23 April 2010 Infrared surface plasmon resonance biosensor
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Abstract
A Surface Plasmon Resonance (SPR) biosensor that operates deep into the infrared (3-11 μm wavelengths) is potentially capable of biomolecule recognition based both on selective binding and on characteristic vibrational modes. A goal is to operate specifically at wavelengths where biological analytes are strongly differentiated by their IR absorption spectra and where the refractive index is increased by dispersion. This will provide enhanced sensitivity and selectivity, when biological analytes bind reversibly to biomolecular recognition elements attached to the sensor surface. This paper describes work on the optical and materials aspects of IR surface plasmon resonances. First, three possible coupling schemes are considered: hemicylindrical prisms, triangular prisms, and gratings. Second, materials with plasma frequencies one order of magnitude smaller than for noble metals are considered, including doped semiconductors and semimetals.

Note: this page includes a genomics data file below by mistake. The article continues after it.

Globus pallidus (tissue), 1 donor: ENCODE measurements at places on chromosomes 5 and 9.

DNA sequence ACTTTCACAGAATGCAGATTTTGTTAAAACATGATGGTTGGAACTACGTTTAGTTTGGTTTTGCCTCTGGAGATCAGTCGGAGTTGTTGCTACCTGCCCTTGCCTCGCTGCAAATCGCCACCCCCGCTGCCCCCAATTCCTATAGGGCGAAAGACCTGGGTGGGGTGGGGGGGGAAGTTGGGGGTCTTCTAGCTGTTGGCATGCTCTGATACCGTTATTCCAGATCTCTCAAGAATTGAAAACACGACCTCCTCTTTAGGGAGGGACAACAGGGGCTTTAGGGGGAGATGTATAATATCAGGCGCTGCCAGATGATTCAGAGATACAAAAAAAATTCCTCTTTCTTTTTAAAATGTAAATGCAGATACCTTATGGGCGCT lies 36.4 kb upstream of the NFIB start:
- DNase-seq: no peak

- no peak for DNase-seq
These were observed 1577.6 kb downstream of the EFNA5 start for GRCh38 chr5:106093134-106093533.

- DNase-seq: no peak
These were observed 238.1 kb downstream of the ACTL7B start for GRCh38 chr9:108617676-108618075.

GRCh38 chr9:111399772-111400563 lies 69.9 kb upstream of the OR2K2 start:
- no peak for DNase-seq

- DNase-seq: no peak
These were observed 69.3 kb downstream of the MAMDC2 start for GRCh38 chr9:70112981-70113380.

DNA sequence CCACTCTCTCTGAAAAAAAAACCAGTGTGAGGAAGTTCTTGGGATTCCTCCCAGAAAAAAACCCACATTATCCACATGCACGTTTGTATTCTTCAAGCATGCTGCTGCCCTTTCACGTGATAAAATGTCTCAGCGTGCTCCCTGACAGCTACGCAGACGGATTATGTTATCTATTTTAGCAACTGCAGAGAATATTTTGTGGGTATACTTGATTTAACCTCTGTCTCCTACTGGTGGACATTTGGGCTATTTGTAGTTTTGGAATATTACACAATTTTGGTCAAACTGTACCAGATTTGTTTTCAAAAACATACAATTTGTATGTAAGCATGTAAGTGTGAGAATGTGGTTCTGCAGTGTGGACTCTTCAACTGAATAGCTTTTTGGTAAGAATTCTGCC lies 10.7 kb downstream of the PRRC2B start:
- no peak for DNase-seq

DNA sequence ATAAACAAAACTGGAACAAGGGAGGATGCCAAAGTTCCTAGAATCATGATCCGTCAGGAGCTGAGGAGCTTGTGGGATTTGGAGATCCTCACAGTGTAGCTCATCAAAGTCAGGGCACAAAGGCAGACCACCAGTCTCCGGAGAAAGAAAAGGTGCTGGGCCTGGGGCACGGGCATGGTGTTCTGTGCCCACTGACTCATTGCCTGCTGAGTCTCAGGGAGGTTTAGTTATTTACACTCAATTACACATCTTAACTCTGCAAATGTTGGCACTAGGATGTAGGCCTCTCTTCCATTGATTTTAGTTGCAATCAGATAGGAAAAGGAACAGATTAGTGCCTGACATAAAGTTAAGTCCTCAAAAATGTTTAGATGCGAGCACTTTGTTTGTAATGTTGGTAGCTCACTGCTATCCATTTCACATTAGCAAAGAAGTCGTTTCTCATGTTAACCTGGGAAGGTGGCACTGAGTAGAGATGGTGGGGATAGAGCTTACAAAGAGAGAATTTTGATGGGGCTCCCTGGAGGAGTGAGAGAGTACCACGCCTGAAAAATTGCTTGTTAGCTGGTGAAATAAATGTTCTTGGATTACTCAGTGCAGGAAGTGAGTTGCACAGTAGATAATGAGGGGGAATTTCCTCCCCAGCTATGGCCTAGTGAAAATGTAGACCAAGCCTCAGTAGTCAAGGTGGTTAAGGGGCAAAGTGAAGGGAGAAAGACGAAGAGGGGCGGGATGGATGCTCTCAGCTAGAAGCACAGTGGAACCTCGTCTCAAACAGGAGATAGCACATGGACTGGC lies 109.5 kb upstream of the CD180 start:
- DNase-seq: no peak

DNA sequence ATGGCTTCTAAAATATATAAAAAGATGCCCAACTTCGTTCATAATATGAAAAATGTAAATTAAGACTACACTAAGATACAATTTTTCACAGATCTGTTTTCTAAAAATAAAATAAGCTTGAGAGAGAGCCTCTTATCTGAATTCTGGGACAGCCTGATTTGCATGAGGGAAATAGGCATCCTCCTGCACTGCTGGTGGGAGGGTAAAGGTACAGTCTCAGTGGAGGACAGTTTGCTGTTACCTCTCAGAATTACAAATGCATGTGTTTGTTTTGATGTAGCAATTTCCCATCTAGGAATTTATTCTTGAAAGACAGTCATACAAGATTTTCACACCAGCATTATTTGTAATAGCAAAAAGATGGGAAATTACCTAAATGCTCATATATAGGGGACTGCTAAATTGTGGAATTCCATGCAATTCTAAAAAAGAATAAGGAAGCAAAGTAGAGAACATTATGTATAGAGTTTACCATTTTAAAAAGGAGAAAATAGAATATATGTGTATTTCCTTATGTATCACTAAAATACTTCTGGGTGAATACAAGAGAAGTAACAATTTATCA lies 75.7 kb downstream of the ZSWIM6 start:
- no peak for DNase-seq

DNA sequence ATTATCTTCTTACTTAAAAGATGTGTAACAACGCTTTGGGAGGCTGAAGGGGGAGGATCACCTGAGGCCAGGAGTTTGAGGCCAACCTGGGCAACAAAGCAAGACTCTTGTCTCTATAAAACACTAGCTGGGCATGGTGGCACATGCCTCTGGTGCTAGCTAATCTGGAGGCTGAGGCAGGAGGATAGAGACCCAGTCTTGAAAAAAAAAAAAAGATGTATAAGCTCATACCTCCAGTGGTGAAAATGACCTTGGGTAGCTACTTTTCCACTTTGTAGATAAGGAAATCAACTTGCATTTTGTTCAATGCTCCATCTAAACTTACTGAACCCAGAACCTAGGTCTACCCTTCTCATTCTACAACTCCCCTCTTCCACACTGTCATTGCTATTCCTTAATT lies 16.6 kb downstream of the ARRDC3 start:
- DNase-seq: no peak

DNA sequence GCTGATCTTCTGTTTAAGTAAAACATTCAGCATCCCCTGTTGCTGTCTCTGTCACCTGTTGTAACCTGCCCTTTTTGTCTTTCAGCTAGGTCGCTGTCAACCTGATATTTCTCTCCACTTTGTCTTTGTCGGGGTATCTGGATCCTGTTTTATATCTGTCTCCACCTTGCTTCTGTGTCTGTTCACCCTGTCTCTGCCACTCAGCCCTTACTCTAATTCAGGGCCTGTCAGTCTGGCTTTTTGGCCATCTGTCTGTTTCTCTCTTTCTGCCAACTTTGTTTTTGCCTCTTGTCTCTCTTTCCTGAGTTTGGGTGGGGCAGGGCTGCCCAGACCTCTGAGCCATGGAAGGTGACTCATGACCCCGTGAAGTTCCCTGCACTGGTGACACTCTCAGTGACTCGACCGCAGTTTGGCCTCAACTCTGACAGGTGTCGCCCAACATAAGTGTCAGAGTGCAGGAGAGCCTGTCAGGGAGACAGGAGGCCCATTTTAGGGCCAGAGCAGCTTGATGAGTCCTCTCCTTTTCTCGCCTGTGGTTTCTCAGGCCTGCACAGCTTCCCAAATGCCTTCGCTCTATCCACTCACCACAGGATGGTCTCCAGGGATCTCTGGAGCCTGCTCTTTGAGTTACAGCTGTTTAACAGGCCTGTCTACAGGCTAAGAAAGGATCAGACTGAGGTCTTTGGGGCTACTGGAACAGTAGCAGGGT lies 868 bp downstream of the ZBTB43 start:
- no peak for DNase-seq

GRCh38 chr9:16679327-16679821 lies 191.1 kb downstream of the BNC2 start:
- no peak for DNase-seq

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Justin W. Cleary, Justin W. Cleary, Gautam Medhi, Gautam Medhi, Robert E. Peale, Robert E. Peale, Walter R. Buchwald, Walter R. Buchwald, Oliver Edwards, Oliver Edwards, Isaiah Oladeji, Isaiah Oladeji, } "Infrared surface plasmon resonance biosensor", Proc. SPIE 7673, Advanced Environmental, Chemical, and Biological Sensing Technologies VII, 767306 (23 April 2010); doi: 10.1117/12.852576; https://doi.org/10.1117/12.852576
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